The Hoboken, New Jersey team was able to walk most of the community and visually survey the damage.. Most of which affected basements and some cases the first floors. Most of the flooding was located in a 10 x 4 block area from 7th North to 14th and Garden to Monroe. There was some damage to the waterfront docks but it was minimal. The Hoboken train station and path station underwent water damage. While New Jersey transit is still running from the station, many parts of the train station are not usable at this time. The PATH is not estimated to be running from Hoboken for another 2-3 months. One local resident and business owner suffered 6' of water. They had already begun reconstruction and estimated to reopen in early December. It was mentioned that insurance does not cover any contents basements of residences or business. Residents and business owner are discussing installing a generator to run pumps for the whole block since the power went out the pumps in there basements failed to move the water out during the storm. Lastly Verizon has been working around the clock to restore phone and Internet to Hoboken which can take a few days to a few weeks depending on the extent of the damage.
Over the coming weeks we will continue to provide orientations and set teams up to head into the field in other affected neighborhoods. Architecture for Humanity NY will be doing our second orientation and team building the week after Thanksgiving. The time and location information will be posted to the Chapter Network in the coming days and via email for those who have signed up. Volunteers who have a vehicle and can drive to some of the more remote areas are vital to our efforts. When you RSVP for an orientation, please let us know if you are willing to provide transportation for you team and your neighborhood of origin.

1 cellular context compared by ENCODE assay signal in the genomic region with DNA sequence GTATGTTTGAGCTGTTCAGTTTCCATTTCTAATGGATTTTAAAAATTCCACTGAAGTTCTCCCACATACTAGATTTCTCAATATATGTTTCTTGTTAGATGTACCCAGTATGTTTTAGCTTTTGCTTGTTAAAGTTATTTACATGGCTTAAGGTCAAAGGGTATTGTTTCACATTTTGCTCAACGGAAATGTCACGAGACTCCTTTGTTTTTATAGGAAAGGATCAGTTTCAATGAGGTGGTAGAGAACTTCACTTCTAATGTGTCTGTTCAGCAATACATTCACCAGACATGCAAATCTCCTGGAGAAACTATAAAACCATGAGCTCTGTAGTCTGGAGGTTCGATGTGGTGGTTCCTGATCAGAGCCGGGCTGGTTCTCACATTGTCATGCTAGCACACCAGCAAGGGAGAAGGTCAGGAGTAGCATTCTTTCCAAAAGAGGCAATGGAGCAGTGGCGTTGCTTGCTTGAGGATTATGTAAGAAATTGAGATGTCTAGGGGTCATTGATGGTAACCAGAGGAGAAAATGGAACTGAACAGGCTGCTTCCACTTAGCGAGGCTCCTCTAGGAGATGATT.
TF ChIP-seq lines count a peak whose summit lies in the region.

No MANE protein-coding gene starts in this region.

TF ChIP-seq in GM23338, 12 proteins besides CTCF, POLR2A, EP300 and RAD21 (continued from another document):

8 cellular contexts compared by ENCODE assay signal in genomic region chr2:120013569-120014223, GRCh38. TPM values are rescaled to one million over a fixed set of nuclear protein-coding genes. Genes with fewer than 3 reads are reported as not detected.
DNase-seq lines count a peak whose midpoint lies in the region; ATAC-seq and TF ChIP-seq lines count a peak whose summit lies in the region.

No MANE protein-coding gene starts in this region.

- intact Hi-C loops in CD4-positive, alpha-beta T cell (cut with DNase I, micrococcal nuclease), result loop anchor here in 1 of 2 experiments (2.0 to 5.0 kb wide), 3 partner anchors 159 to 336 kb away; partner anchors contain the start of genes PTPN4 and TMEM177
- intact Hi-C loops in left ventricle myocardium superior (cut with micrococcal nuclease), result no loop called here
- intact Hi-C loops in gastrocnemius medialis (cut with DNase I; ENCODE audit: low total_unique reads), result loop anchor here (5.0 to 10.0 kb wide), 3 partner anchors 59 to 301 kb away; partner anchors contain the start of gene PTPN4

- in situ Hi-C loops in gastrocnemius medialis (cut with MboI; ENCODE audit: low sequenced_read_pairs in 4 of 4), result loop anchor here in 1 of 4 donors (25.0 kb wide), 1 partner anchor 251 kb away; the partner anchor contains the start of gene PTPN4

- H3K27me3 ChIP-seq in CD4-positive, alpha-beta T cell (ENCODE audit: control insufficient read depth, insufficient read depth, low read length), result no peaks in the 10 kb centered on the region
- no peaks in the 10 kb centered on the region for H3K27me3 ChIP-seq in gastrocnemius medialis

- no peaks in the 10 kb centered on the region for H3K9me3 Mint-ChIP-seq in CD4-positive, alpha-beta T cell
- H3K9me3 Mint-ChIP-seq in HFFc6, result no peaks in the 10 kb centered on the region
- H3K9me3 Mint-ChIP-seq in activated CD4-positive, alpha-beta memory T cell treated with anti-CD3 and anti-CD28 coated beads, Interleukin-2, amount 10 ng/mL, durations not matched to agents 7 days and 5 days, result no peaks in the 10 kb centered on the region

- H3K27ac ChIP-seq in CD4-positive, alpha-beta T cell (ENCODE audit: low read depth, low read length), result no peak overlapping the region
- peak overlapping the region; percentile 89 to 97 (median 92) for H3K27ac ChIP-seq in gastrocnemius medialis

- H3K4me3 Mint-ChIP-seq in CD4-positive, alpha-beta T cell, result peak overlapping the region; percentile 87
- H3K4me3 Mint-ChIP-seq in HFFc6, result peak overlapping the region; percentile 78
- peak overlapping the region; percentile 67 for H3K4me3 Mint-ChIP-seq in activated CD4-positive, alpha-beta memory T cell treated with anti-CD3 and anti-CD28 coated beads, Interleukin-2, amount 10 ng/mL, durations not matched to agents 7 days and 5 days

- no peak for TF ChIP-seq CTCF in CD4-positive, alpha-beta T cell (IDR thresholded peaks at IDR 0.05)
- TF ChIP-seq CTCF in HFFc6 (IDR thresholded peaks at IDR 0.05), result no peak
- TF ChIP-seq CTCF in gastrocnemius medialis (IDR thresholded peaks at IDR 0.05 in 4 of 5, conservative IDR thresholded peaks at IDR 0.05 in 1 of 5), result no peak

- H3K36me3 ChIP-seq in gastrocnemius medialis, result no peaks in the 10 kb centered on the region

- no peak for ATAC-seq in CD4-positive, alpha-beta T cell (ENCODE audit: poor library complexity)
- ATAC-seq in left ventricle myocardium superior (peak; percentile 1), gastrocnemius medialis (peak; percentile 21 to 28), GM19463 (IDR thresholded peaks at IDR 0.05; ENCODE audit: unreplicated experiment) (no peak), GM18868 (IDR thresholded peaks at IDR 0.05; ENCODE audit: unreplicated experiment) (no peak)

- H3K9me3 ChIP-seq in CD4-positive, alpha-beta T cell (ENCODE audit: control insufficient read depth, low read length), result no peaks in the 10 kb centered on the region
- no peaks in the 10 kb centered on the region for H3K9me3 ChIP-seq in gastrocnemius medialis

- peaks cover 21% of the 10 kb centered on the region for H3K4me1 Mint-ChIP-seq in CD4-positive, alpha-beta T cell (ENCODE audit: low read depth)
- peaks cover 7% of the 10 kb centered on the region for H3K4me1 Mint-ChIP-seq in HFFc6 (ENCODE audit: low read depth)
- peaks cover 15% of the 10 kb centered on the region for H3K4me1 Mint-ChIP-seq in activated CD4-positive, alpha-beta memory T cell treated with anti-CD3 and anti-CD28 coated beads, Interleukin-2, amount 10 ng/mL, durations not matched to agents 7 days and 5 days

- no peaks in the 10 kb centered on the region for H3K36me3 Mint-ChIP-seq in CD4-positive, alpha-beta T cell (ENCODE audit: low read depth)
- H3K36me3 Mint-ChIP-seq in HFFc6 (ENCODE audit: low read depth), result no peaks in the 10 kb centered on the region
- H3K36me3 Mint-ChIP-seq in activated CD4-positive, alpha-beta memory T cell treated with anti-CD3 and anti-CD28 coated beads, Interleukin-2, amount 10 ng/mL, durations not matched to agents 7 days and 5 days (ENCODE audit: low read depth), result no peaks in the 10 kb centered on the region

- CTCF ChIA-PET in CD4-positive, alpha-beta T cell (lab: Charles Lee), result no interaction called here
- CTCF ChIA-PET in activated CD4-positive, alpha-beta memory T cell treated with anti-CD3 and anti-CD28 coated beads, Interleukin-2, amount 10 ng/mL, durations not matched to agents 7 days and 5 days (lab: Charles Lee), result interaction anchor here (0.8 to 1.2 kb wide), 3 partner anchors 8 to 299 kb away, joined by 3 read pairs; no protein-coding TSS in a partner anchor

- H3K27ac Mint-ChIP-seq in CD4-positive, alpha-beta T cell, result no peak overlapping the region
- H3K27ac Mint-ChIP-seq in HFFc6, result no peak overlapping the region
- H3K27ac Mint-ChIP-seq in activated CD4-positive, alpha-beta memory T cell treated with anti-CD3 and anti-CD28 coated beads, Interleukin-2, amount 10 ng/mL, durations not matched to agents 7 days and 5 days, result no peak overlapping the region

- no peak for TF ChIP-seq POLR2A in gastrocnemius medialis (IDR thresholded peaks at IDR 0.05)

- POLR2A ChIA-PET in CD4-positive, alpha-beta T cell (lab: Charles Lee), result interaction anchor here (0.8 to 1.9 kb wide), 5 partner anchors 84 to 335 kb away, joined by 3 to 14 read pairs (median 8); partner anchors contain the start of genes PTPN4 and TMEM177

These are just the first steps to long term recovery and we will need all of your support and time to make this successful. The information collected through Architecture for Humanity NY will provide important information for the organization to rebuild restore and renew. As we move ahead we will continue to update you on the latest volunteers opportunities and progress of the project. If your office is willing to sponsor a day of volunteering or provide transportation for volunteers, please let us know.
Thank you again for your unending support and desire to help, volunteers are what makes Architecture for Humanity NY so successful. We hope to see you at our next field orientation!
The Architecture for Humanity NY Board of Directors
Jennifer Dunn, Managing Director
Laura Carter, Director of Communications
Mehonaz Kazi, Director of Projects
Franchesca Lugo, Director of Events
Mishelle Oun, Director of Development
John Pierce, Director of Membership
Xochitl Parada, Director of Records
Rachel Starobinsky, Director of Outreach & Advocacy